An Overview of Recent State-Level Forfeiture Reforms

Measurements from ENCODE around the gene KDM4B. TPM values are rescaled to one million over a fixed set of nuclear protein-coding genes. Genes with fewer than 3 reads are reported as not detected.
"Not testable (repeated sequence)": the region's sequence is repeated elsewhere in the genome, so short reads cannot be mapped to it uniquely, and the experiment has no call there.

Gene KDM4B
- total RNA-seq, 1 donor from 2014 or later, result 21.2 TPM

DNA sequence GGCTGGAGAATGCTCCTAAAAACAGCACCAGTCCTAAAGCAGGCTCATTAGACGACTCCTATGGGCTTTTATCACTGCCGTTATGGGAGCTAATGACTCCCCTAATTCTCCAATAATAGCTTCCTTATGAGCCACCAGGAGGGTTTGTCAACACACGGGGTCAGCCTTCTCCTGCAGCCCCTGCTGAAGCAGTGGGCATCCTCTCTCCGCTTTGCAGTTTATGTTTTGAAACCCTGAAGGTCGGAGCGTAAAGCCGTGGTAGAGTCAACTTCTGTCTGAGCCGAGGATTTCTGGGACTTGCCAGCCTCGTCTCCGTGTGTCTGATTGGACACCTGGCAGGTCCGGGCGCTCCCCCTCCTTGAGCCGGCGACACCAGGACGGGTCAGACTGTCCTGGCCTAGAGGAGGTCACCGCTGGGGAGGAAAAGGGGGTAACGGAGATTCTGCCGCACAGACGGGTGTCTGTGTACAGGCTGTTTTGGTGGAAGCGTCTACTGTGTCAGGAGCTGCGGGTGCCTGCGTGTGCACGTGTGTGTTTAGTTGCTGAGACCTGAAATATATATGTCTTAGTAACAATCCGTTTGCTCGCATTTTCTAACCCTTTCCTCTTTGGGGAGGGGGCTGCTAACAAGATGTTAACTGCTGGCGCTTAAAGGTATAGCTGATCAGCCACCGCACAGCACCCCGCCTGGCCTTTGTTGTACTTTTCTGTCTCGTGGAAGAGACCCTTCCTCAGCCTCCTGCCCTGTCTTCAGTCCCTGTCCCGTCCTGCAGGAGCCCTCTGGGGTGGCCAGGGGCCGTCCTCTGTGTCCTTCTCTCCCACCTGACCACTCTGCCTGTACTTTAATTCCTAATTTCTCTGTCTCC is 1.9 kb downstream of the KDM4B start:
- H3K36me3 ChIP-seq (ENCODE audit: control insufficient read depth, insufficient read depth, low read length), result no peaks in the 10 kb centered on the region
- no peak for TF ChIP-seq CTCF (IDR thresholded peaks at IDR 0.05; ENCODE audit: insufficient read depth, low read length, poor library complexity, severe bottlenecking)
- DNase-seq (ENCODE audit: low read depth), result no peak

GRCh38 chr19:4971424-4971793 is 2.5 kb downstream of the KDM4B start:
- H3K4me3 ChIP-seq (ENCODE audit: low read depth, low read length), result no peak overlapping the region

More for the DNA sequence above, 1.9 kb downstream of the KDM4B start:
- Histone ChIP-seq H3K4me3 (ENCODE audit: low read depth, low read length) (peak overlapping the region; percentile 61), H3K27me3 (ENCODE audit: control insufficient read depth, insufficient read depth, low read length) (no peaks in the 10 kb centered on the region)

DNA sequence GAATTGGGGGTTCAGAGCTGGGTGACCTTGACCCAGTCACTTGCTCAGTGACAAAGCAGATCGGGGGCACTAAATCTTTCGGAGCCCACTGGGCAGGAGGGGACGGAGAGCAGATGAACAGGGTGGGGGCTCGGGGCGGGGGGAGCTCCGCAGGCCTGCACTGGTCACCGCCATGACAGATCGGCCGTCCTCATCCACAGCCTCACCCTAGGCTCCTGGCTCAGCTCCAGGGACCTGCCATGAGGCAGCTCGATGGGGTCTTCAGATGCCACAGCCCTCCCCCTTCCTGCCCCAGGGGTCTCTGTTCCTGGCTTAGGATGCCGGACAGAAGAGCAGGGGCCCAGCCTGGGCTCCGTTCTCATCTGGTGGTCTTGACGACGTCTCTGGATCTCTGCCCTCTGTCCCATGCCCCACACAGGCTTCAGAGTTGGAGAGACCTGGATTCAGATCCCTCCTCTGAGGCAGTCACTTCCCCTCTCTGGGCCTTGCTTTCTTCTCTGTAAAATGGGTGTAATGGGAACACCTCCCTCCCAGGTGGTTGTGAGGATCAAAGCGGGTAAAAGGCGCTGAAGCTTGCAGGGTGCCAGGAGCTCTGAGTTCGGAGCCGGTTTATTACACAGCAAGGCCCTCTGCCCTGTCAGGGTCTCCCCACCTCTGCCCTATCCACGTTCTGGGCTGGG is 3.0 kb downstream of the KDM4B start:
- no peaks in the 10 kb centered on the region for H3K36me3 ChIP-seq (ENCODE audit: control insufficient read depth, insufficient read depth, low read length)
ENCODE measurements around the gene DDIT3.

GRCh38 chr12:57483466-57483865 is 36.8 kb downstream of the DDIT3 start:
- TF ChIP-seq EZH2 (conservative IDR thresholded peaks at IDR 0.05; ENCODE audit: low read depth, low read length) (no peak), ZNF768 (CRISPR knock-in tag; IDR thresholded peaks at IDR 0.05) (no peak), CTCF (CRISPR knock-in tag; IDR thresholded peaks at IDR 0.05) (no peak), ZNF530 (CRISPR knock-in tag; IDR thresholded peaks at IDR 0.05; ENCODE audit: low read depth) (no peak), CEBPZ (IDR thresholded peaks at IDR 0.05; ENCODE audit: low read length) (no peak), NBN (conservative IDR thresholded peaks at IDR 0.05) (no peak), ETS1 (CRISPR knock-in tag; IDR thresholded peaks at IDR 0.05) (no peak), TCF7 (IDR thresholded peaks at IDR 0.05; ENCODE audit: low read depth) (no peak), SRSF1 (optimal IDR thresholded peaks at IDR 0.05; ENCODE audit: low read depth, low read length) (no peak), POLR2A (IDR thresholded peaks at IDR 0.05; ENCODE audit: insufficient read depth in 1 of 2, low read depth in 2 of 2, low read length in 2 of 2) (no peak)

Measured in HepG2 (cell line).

Civil asset forfeiture laws allow for the seizure of property suspected of having been involved in, or derived from, criminal activity. In most states and at the federal level, no criminal charges or convictions are necessary because the resulting civil proceeding targets the property, not its owner. Civil forfeiture laws grant individuals challenging forfeiture cases considerably fewer legal protections than they would enjoy if they were defendants in criminal cases, and allow the law enforcement agencies that execute the seizures to retain the proceeds of successful forfeitures, creating a significant incentive to seize property. For decades, states have expanded the scope and reach of civil forfeiture, but within the past few years—driven by a growing number of accounts of abusive forfeitures and a recognition of the power of the forfeiture funding mechanism to distort the priorities of law enforcement organizations—many have reevaluated their civil forfeiture laws, scaling back or totally abolishing the tool. The message is clear: outside the law enforcement community, there is little support for the forfeiture status quo.